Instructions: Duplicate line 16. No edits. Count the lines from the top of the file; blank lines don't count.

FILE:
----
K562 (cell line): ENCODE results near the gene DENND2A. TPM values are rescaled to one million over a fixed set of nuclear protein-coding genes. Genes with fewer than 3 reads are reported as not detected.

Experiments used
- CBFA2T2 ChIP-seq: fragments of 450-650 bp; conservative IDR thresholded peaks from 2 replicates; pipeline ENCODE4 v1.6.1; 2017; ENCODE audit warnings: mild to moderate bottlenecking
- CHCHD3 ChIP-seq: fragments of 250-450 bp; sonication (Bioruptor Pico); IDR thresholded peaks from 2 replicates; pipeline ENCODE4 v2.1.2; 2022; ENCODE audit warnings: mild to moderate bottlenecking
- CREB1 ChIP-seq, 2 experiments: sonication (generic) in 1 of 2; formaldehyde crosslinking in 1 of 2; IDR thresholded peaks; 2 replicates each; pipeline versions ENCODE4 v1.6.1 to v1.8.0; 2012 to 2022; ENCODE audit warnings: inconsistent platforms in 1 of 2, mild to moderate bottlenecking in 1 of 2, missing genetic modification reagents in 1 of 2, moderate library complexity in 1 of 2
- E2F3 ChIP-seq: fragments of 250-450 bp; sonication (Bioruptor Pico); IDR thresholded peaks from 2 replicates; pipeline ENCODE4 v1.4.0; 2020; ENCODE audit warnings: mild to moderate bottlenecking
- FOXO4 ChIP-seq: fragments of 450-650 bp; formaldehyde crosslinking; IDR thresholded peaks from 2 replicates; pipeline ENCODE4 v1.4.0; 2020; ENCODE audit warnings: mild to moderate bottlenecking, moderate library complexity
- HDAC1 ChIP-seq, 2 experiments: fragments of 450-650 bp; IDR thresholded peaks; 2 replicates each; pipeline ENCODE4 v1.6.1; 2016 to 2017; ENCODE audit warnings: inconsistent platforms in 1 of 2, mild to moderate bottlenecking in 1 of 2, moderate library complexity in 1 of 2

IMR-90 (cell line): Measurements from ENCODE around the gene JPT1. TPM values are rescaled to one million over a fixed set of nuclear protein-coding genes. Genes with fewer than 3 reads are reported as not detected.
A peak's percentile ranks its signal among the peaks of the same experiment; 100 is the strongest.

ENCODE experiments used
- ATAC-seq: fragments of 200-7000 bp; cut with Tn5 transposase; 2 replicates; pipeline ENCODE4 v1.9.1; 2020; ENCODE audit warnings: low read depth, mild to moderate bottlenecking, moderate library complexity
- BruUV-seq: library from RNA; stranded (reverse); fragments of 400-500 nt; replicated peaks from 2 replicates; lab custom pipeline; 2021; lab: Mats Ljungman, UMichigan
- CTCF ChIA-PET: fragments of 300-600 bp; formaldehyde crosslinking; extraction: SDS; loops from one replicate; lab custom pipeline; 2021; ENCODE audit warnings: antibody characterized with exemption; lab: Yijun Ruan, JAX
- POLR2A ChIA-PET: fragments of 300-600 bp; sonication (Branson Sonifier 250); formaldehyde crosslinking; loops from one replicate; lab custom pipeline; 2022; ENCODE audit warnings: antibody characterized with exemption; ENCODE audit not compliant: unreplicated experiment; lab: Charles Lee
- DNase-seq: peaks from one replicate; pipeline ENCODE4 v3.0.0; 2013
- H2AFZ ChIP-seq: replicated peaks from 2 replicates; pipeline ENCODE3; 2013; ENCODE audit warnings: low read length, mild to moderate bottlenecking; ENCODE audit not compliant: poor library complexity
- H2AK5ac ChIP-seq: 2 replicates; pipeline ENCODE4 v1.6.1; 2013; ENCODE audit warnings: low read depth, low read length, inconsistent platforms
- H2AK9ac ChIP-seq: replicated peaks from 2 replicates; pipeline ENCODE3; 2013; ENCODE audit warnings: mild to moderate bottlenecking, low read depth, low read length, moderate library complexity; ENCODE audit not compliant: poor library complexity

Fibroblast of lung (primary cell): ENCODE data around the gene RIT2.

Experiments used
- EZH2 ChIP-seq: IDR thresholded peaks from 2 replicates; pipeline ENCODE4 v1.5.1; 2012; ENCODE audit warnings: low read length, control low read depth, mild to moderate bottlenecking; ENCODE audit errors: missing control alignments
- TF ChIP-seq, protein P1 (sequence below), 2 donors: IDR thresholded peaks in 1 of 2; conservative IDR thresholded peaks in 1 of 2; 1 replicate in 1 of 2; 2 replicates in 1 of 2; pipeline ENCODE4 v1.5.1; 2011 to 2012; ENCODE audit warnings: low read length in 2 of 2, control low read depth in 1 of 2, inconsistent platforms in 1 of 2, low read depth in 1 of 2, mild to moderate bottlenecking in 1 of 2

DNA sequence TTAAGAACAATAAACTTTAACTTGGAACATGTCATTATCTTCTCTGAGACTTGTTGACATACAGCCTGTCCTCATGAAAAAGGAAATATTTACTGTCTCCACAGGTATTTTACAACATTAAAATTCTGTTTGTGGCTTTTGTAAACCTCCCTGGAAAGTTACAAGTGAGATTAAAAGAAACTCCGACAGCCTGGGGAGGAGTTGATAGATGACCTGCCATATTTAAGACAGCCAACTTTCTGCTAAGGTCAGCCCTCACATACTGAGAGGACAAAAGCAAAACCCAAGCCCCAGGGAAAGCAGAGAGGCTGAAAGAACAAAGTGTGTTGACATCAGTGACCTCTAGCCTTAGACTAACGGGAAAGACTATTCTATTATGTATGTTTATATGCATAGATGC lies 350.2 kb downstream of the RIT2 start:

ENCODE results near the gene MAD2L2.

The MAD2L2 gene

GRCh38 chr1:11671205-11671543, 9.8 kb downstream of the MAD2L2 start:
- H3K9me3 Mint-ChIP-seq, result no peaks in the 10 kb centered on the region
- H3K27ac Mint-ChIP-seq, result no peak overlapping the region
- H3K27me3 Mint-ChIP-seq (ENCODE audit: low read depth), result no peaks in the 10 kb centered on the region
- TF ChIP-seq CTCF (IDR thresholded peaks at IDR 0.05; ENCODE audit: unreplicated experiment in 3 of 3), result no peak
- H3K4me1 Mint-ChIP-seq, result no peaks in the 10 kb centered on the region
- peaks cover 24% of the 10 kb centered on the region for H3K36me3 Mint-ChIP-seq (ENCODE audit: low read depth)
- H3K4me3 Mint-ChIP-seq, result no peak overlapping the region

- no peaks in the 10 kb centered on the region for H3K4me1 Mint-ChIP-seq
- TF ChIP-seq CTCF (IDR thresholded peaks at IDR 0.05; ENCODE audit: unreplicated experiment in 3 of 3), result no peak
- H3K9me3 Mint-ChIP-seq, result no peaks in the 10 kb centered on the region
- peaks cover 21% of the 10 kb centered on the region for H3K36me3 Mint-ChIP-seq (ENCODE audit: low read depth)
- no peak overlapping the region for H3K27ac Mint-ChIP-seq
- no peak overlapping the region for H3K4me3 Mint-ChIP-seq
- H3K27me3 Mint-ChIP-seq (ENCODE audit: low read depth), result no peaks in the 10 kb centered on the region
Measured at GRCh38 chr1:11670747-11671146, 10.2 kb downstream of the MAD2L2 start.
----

- DNase-seq: peaks from one replicate; pipeline ENCODE4 v3.0.0; 2013